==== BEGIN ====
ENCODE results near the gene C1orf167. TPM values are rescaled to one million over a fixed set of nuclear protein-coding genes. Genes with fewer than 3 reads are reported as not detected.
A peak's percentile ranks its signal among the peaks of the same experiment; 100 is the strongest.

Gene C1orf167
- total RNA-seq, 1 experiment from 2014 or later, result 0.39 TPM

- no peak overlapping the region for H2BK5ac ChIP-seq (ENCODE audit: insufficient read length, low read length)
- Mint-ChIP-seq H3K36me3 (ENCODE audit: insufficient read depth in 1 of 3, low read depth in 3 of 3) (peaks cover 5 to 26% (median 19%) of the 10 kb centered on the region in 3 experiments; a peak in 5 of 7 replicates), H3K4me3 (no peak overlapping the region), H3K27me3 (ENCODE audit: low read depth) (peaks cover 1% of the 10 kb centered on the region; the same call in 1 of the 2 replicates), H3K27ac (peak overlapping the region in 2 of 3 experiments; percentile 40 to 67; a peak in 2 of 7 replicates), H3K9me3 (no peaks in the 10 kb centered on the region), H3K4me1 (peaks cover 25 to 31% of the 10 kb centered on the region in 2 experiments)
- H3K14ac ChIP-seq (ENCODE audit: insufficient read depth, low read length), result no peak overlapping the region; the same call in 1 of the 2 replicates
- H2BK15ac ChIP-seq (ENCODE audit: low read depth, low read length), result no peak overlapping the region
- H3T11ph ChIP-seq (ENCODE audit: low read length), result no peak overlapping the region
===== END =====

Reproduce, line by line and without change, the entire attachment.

ENCODE results near the gene C1orf167. TPM values are rescaled to one million over a fixed set of nuclear protein-coding genes. Genes with fewer than 3 reads are reported as not detected.
A peak's percentile ranks its signal among the peaks of the same experiment; 100 is the strongest.

Gene C1orf167
- total RNA-seq, 1 experiment from 2014 or later, result 0.39 TPM

- no peak overlapping the region for H2BK5ac ChIP-seq (ENCODE audit: insufficient read length, low read length)
- Mint-ChIP-seq H3K36me3 (ENCODE audit: insufficient read depth in 1 of 3, low read depth in 3 of 3) (peaks cover 5 to 26% (median 19%) of the 10 kb centered on the region in 3 experiments; a peak in 5 of 7 replicates), H3K4me3 (no peak overlapping the region), H3K27me3 (ENCODE audit: low read depth) (peaks cover 1% of the 10 kb centered on the region; the same call in 1 of the 2 replicates), H3K27ac (peak overlapping the region in 2 of 3 experiments; percentile 40 to 67; a peak in 2 of 7 replicates), H3K9me3 (no peaks in the 10 kb centered on the region), H3K4me1 (peaks cover 25 to 31% of the 10 kb centered on the region in 2 experiments)
- H3K14ac ChIP-seq (ENCODE audit: insufficient read depth, low read length), result no peak overlapping the region; the same call in 1 of the 2 replicates
- H2BK15ac ChIP-seq (ENCODE audit: low read depth, low read length), result no peak overlapping the region
- H3T11ph ChIP-seq (ENCODE audit: low read length), result no peak overlapping the region